Drum Corps International
The DCI.org interview: Casey Hawthorne, Bluecoats' drum major

The DCI.org interview: Casey Hawthorne, Bluecoats' drum major

by Drum Corps International

Name, hometown, corps: Casey Hawthorne, Tyler, Texas, Bluecoats What is your role in the corps this summer? Drum major

Casey Hawthorne
Where (if) do you go to school, and what extracurricular activities are you
involved with there?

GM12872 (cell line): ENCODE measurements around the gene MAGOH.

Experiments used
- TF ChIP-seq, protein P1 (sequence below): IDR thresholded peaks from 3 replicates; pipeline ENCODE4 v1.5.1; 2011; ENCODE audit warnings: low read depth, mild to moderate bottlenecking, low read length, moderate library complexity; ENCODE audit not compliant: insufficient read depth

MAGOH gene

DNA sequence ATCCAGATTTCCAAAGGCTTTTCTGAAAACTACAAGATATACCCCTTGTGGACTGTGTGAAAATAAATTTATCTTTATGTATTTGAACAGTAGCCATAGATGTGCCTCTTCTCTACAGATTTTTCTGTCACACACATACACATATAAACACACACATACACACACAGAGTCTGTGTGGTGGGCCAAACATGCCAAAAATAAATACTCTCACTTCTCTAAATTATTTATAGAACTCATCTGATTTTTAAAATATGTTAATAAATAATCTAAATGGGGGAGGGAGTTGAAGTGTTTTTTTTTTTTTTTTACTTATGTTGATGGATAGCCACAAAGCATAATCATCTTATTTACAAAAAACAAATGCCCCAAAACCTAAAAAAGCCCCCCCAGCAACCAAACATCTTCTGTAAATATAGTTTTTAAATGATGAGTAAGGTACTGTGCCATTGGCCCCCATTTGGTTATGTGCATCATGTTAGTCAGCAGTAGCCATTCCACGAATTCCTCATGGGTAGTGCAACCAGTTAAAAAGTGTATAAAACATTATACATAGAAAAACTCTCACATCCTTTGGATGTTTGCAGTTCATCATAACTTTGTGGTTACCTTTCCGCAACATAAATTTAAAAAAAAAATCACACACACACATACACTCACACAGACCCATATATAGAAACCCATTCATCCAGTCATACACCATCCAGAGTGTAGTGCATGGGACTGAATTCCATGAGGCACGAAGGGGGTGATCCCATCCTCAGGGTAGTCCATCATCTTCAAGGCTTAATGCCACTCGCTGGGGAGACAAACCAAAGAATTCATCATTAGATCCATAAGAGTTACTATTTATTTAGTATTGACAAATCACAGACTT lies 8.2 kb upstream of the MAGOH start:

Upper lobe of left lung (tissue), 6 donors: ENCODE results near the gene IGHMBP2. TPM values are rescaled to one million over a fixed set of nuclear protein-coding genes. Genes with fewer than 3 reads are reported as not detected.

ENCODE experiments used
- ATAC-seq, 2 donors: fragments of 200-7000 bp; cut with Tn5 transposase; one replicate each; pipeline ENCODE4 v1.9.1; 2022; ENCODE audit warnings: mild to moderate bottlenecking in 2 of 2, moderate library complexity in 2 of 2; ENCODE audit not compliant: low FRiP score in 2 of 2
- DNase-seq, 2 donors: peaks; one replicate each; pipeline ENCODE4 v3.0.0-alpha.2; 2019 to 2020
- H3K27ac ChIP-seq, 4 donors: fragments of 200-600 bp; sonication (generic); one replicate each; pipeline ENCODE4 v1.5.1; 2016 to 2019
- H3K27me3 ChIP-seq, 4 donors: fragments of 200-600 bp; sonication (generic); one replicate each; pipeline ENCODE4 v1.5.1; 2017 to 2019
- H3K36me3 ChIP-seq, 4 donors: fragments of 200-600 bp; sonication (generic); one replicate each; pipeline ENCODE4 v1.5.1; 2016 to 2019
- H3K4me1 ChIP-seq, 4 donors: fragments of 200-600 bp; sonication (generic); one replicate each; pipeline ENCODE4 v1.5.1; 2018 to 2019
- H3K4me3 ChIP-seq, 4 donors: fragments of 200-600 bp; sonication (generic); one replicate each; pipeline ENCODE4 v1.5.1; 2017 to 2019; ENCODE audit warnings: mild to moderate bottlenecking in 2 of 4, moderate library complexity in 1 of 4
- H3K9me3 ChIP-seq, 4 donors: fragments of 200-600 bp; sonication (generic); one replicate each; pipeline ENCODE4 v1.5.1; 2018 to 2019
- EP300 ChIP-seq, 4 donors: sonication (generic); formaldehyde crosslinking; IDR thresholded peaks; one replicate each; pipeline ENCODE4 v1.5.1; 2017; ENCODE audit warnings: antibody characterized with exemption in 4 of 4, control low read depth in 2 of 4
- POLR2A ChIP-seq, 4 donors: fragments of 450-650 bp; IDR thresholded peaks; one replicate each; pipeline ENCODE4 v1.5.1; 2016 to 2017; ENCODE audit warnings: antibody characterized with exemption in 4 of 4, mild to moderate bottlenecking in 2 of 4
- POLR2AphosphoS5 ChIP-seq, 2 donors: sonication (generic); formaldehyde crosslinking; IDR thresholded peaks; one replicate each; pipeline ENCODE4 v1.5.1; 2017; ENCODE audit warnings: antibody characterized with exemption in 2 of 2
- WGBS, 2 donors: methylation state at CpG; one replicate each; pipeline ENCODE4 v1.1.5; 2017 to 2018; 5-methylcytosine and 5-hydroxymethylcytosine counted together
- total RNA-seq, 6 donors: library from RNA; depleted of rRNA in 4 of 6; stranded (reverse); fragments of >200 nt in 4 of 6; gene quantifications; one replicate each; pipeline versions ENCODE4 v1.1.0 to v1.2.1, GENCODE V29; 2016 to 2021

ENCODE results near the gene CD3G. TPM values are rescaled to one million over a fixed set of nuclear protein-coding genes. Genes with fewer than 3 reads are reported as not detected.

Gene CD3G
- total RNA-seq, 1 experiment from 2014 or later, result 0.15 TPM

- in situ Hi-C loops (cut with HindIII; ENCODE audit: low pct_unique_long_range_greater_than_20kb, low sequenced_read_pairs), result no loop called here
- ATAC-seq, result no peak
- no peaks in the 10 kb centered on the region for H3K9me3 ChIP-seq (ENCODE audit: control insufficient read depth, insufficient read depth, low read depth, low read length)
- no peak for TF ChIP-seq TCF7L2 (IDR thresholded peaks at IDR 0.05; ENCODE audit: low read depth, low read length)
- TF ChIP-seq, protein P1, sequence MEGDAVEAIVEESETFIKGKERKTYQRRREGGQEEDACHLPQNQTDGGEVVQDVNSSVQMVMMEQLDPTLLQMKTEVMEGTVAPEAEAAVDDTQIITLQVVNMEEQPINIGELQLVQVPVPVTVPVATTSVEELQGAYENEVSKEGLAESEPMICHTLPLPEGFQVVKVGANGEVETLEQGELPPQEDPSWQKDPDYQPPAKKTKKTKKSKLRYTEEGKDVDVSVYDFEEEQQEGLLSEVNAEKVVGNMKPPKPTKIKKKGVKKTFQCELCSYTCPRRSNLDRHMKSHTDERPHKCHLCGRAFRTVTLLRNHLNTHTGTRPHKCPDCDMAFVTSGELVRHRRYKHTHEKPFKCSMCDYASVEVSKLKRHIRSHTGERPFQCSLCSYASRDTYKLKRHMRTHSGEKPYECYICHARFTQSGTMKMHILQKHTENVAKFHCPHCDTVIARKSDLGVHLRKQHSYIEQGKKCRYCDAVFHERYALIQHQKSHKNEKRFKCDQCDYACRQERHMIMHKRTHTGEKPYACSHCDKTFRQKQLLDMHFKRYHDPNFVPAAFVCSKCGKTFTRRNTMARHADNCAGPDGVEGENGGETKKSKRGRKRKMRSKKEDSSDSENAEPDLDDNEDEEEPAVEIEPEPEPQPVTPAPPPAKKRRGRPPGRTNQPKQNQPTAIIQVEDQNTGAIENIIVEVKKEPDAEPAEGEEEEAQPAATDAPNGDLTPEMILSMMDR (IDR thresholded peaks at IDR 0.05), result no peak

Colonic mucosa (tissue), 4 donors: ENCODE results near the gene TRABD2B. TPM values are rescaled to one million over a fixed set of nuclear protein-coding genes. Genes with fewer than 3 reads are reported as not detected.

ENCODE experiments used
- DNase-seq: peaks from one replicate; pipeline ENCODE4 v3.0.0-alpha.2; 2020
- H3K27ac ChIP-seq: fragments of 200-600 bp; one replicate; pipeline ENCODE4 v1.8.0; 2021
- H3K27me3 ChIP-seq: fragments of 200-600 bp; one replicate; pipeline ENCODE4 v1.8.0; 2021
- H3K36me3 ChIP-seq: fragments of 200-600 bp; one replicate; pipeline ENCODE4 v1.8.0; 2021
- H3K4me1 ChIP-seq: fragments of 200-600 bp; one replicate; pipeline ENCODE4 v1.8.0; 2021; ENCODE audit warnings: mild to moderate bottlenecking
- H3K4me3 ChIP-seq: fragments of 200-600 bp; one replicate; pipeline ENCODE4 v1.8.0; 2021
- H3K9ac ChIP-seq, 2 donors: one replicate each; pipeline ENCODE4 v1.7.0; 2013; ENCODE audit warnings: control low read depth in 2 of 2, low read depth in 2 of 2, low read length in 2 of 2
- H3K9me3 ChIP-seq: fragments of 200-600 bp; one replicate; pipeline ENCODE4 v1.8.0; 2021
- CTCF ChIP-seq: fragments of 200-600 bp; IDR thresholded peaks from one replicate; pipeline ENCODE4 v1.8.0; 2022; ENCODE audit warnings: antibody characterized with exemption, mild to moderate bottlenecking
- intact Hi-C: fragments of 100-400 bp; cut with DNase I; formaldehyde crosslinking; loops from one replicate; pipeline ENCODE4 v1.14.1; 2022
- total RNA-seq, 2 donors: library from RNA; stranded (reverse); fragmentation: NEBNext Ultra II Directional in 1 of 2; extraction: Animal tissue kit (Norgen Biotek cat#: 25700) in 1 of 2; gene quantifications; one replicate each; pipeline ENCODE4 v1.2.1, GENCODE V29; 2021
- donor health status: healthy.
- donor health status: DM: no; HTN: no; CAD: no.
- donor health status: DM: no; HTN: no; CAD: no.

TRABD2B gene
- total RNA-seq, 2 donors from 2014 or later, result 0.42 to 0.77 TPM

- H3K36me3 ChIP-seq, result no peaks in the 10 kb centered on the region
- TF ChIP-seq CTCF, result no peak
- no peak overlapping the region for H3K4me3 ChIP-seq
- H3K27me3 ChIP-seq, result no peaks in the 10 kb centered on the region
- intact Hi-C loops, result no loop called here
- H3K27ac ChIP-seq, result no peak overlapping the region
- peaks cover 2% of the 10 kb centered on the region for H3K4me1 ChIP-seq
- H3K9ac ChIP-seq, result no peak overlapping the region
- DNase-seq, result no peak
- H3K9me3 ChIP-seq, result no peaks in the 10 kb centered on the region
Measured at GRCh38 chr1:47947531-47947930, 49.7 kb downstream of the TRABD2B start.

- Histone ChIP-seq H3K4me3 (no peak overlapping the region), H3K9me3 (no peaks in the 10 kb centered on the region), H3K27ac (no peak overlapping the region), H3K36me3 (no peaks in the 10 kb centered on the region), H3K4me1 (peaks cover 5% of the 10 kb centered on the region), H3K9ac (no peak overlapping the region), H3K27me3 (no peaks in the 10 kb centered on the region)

I attend Tyler Junior College. I'm a two-year member of the color guard there, and I was captain of the color guard in 2003. I am also the director of the color guard at Robert E. Lee High School in Tyler, Texas. Give us your full drum corps/marching music background, and how each position prepared you for the leadership role you're in this summer. I'm a second-year member of the Bluecoats color guard. I was captain of the guard in high school, and a color guard member before that. I marched at Tyler Junior College my freshman year and during my sophomore year I became guard captain. I was a member of the varsity choir all four years in high school, a vocalist for the high school jazz band my senior year. I was also a state solo and ensemble participant all four years in high school. The last good book I read: Anything by John Grisham The last great film I saw: "The Pianist" Three CDs I'd want on a deserted island: Perfect Circle, Incubus, Staind My favorite TV show: "Dateline" and "20/20" How do you "blow off steam?" Running/jogging/working out Why I march with the corps I am in: I have been attending the Bluecoats shows since my freshman year in high school. I was intrigued by all the talent in the performing arts. The Bluecoats serves as my second family. The people you meet and the friends you make are beyond anything I have had before, and the learning experiences are priceless. Once a Bluecoat, always a Bluecoat. Was it always your goal to be in a leadership role? No, I wasn't planning on it, but the opportunity was there, and I have been in a leadership role before, so I took a shot at it. I greatly enjoyed spinning in the guard last season, but you only live once, so I took a chance, and now I'm experiencing something that is beyond words. How will you go about balancing the roles of leader and corpsmate? I see myself as the go-between, I am here for the members and my ears are always open. I believe relaying the message between staff and members and staying balanced as a corps is very important. I will maintain discipline and encouragement for the members, while seeing that all jobs are taken care of and that as a whole we are all successful this season. Best drum corps show ever: I enjoyed the Bluecoats' "Homefront" show in 1995. What are you most looking forward to about the summer? Our show. I can't wait to see the response our show brings from the crowd. Best thing about being a drum corps leader: You get to see things from a different prospective. You learn a lot from the members, and learn a lot about yourself. Worst thing about being a drum corps leader: If something goes amiss, they'll look to you first. During tour, the best part of the day is: Full ensemble, and final run-through. It's a great feeling to end your day knowing that you're one step closer to your goal as a corps. During tour, the worst part of the day is: Wakeup. Not everybody is a morning person. What do you want to be when your drum corps career is over? Currently I am a broadcast journalism major. I want to replace Barbara Walters on "20/20" one day. Maybe teach elementary education along with color guard on the side as well. I live to take advantage of all of life's options -- to live for today, and to look for tomorrow. I am forever thankful for all of God's many blessings in my life and I tend to use them to their full extent.

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